Armed with new technology and emboldened by the impotence of MSHA and state regulators, coal companies are reentering areas that were once considered too risky. According to a recent MSHA publication on roof and rib falls, “Most of today’s mines are in coal reserves that had previously been avoided because of poor roof conditions. These mines are frequently deeper and may have abandoned mines above and/or below them which often exert additional stress on the roof and ribs.”
During the first six months of 2011, the Mountaineer II Mine was issued six citations for inadequate “protection from falls of roof, face and ribs,” two associated with the mine’s roof control plan, and three related to roof supports and bolting. The ongoing third quarter health and safety inspection of the mine has already resulted in a citation for inadequate “protection from falls of roof, face and ribs,” as well as three violations associated with the mine’s roof control plan.
Far from intervening on behalf of miners to counter these increasingly risky and reckless mining operations industry-wide, MSHA has restricted itself to issuing appeals to the coal bosses. According the MSHA chief Joe Main, the agency’s recently launched Preventative Roof/Rib Outreach Program (PROP) is aimed at “increas[ing] mine operators’ awareness about the hazards and precautions necessary to prevent such accidents.”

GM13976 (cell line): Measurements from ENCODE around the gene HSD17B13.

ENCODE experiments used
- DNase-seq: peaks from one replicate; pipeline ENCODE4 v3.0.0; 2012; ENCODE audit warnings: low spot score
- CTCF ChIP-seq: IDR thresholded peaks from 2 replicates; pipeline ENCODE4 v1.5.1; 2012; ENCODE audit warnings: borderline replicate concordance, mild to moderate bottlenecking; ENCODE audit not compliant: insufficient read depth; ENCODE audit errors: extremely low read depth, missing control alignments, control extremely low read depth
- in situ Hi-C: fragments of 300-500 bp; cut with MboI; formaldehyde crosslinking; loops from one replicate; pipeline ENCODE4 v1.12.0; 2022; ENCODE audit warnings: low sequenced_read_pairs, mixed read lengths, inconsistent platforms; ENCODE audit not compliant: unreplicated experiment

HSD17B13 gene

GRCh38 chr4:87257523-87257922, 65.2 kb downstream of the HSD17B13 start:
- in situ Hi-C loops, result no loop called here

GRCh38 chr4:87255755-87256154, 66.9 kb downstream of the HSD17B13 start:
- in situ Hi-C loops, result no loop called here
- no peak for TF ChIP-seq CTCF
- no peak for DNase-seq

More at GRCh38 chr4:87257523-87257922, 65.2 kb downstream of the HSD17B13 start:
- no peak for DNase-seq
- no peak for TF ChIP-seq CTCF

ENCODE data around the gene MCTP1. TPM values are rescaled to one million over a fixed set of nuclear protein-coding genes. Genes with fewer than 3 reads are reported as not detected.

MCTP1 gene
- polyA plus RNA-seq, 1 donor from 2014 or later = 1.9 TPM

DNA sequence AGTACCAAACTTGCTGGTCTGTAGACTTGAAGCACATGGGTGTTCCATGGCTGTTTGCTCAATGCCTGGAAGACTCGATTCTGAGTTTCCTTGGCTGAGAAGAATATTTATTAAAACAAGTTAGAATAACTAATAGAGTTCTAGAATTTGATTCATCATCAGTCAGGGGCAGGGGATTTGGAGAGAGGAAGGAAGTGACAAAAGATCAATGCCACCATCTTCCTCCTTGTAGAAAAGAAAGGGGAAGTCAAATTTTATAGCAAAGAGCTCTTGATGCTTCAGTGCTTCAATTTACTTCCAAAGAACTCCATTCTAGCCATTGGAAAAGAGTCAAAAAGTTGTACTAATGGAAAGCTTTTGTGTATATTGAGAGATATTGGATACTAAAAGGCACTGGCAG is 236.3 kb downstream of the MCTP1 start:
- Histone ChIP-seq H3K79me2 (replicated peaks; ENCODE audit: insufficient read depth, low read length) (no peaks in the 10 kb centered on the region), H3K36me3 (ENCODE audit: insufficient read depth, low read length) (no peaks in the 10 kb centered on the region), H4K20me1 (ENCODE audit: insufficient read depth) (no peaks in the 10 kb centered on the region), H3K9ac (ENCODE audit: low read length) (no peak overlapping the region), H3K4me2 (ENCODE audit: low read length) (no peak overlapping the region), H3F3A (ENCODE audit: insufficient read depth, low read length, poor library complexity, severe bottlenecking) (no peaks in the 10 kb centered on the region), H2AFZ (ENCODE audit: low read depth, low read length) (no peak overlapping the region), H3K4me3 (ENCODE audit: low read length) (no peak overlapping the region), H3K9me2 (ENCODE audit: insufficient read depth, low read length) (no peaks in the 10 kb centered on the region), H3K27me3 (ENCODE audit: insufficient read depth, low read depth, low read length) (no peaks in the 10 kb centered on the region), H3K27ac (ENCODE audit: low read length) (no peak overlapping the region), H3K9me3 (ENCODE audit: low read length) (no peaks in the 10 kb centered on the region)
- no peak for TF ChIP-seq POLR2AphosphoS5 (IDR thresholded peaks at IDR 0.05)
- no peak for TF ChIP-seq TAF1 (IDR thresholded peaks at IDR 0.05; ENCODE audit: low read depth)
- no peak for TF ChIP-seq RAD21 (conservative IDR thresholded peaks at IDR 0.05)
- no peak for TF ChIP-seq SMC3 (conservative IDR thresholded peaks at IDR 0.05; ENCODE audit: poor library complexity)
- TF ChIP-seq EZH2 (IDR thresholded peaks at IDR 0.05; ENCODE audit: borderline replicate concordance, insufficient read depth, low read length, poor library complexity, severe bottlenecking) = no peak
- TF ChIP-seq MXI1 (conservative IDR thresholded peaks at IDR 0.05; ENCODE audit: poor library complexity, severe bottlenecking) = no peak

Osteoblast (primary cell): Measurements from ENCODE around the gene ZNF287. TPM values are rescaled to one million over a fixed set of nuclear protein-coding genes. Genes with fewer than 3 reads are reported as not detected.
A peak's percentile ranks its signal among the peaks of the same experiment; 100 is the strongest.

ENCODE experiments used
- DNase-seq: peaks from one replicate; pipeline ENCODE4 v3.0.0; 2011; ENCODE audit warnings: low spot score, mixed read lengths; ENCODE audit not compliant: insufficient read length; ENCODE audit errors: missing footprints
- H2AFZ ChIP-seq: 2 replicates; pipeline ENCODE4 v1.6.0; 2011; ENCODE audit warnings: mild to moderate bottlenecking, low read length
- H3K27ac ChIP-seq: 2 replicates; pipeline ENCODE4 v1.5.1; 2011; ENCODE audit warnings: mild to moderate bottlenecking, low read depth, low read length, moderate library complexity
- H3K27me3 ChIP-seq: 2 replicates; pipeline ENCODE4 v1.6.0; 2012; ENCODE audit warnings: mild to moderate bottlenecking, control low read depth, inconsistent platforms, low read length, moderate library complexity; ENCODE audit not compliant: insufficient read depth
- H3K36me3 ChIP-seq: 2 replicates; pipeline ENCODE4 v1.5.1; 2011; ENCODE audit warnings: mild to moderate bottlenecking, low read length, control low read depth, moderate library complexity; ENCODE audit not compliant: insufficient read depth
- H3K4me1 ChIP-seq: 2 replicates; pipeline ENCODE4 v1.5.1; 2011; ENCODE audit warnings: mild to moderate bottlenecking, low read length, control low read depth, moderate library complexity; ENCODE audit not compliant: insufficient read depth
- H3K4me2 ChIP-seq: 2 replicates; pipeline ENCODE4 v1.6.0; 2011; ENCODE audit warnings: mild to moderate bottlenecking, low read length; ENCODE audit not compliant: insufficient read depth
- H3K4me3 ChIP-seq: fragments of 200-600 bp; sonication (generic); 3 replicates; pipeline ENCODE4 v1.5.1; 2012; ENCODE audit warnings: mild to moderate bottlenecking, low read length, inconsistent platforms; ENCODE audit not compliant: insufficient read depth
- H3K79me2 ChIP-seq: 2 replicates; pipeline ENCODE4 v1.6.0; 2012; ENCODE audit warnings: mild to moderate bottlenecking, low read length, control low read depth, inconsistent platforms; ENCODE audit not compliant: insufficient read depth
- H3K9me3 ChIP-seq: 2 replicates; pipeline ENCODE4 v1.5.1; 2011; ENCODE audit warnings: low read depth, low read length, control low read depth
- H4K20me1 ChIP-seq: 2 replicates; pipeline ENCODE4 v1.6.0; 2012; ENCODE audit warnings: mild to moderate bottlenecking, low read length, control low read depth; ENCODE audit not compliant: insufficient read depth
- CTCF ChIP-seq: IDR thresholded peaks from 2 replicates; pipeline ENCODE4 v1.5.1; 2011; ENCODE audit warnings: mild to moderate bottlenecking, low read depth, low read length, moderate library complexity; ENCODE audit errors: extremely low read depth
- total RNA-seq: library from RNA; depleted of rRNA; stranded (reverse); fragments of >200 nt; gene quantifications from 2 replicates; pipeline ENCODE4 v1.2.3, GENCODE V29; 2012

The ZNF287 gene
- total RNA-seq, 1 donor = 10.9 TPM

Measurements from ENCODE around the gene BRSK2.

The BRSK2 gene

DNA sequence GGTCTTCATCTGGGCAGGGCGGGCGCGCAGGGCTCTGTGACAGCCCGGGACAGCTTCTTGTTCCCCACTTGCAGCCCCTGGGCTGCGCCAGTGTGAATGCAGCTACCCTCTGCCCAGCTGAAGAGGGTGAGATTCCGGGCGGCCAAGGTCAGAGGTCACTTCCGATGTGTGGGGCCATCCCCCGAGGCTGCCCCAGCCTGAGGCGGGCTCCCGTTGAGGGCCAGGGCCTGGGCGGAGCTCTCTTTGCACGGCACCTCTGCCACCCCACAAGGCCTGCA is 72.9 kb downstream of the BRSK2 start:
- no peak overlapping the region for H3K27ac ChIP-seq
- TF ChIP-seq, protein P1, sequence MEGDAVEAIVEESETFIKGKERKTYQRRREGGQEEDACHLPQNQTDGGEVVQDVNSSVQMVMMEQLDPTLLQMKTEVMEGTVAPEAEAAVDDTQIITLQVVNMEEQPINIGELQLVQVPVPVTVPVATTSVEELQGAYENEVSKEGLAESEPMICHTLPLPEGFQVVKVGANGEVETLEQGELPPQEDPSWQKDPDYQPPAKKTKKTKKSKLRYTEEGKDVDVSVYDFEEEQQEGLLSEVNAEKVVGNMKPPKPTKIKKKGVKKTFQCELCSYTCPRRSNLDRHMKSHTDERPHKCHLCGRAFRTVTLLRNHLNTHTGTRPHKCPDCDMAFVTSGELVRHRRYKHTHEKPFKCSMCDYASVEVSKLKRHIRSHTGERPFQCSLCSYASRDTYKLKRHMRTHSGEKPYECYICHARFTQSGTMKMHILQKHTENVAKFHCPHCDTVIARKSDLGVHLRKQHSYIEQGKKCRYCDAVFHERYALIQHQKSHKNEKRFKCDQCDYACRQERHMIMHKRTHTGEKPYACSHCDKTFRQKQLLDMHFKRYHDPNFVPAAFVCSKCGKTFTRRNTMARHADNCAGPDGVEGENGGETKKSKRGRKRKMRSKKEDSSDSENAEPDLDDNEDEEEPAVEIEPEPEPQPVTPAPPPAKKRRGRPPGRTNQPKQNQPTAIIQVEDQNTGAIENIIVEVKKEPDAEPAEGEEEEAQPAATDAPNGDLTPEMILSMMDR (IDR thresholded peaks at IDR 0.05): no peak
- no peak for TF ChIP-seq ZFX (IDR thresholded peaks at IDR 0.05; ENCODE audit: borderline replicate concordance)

MSHA does not explain why any coal operator not intimately “aware” of what has historically been “the single greatest cause of fatalities in underground coal mines” should be licensed to operate a coal mine.
The PROP booklet published by the agency explains that there are two broad categories of roof/rib hazards: “natural” and “mining related.” While the “natural sources are pre-existing conditions that can’t be changed,” those which are mining related “are often under our direct control” through the mine design. The agency inadvertently makes a compelling argument for workers’ management of the mines when it concludes, however, that “most of the decisions involving mine design issues … are usually made by mine management.”
The Mountaineer II Mine’s owner, St. Louis-based Arch Coal, is one of the largest coal producers in the world, selling 179 million tons of coal in 2010. The company’s recent $3.5 billion acquisition of International Coal Group (ICG) makes it the second largest metallurgical coal supplier in the US. In total, the company controls some 5.5 billion tons of coal reserves, accounting for 16 percent of the domestic coal supply.